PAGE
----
Democrats Oppose Additional Cuts to Federal Pay and Benefits

Wednesday, 25 January 2012 10:50

17 Members of Congress call on Conference Committee to Oppose Salary or Retirement Security Cuts, Citing Previous Sacrifices

Washington, DC – Congressman Elijah E. Cummings, Ranking Member of the House Committee on Oversight and Government Reform, led 17 Members of Congress today in urging the conference committee considering legislation to extend the payroll tax cut through 2012 to oppose any additional cuts to the pay or benefits of Federal employees.

“Federal workers have already made significant sacrifices to help reduce our government’s budget deficit,” the Members wrote. “Subjecting these dedicated public servants to additional pay cuts and retirement benefit reductions in order to pay for such expenditures as a payroll tax cut for all middle class Americans is unfair and illogical, particularly as the vast majority of federal workers are middle-income earners as well. Such cuts would also impede the federal government’s efforts to recruit and retain the best and brightest individuals.”

The letter noted that Federal workers are currently subject to a two-year pay freeze that will save $5 billion by the end of 2012 and more than $60 billion over the next decade.  Federal workers also face the possibility of furloughs and layoffs in the coming years due to automatic spending reductions mandated by the Budget Control Act of 2011.

Below is the complete letter.

 

January 25, 2012

 
The Honorable Max Baucus
United States Senate
511 Hart Senate Office Building
Washington, DC 20510

Dear Senator Baucus:

As you begin meeting to craft a conference report to accompany H.R. 3630, we urge you to oppose any proposals that would require additional cuts to the pay or benefits of our dedicated federal workforce.

Our federal public servants are the hard working men and women who provide vital operational support to our military members; ensure our senior citizens receive their Social Security checks; protect our borders; ensure the safety of our environment, food, and water; treat our wounded veterans; and research cures for cancer and other deadly diseases.  Federal employees reside in every state, and they implement every federal program created by Congress.  In fact, there are 10,605 federal employees in Montana according to OPM data released last March.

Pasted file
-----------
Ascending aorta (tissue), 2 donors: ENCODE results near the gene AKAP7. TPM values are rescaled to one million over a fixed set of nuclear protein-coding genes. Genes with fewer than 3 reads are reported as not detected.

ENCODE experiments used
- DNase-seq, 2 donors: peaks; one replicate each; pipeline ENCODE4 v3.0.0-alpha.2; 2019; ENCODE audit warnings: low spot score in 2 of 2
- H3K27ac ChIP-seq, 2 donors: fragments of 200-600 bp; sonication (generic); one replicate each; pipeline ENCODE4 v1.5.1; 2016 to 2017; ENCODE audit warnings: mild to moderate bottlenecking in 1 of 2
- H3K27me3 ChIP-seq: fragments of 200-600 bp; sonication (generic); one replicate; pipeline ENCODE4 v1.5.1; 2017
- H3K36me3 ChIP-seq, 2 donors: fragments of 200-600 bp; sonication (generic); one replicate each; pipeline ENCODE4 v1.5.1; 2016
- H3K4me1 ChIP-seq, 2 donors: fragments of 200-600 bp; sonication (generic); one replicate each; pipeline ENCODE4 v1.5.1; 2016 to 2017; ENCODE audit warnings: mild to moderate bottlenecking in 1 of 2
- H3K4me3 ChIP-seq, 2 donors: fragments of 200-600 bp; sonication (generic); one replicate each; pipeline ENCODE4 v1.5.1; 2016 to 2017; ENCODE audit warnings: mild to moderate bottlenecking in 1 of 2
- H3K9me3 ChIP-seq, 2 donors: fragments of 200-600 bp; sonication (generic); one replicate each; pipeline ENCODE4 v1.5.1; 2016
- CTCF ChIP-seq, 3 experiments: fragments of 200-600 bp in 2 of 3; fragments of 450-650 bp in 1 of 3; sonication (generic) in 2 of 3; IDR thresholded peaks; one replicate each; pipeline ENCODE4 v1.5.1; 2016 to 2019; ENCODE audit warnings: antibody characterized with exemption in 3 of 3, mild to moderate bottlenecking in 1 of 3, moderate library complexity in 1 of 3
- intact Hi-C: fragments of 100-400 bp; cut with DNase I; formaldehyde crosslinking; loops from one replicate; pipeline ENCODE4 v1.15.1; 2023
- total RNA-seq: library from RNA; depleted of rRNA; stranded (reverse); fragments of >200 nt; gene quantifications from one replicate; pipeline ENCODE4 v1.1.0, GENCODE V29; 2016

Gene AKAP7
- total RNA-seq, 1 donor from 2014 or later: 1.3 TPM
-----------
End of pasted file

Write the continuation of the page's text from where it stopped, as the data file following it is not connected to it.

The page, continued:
Federal workers have already made significant sacrifices to help reduce our government’s budget deficit.  For example, they are currently subject to a two-year pay freeze that will save $5 billion by the end of fiscal year 2012 and more than $60 billion over the next decade.  Federal workers are also facing the possibility of furloughs and layoffs in the coming years as automatic spending reductions mandated by the Budget Control Act of 2011 reduce budgets for agency discretionary salaries and expense accounts.

Subjecting these dedicated public servants to additional pay cuts and retirement benefit reductions in order to pay for such expenditures as a payroll tax cut for all middle class Americans is unfair and illogical, particularly as the vast majority of federal workers are middle-income earners as well.  Such cuts would also impede the federal government’s efforts to recruit and retain the best and brightest individuals.

We therefore urge you to reject provisions such as those in the House version of H.R. 3630 that would require an additional one-year extension of the federal pay freeze
initiated in 2011; impose a 1.5% increase in federal employees’ retirement contributions over a three-year period; and eliminate the Federal Employees Retirement System (FERS) Social Security supplement for most federal workers.

Additionally, we urge you to oppose provisions in the House bill that would make even deeper cuts in the benefits of newly hired employees, who would be referred to as “secure annuity employees.”  While most federal employees contribute 0.8% to their retirement pension, under the House-passed bill, secure annuity employees would be obligated to contribute an additional 3.2% to their retirement pension.  Further, the “average pay” used to calculate the FERS annuity for these employees would be based on their five highest annual salaries rather than their three highest annual salaries and would be subjected to a reduced FERS benefit accrual rate.  If enacted, the combined effect of such changes would lower pension values by roughly 30% for these employees despite requiring a much greater contribution on their part over time.

Given the critical role that federal workers play in making our government work for our citizens, and noting the significant sacrifices they have already made, we urge you to oppose any additional cuts to the pay or benefits of federal employees.

Sincerely,

  • jo

    No conversation on this topic can leave out the fact that there are still far too many in managment with far too much downtime.In the past many suspect positons were given to “friends”and when the current crisis hit,the house of cards fell and the chickens came home to roost.As a result,management is trying to get blood from a stone from the carriers.This is not only unfair but will waste money by paying into legit sick leave and comp claims.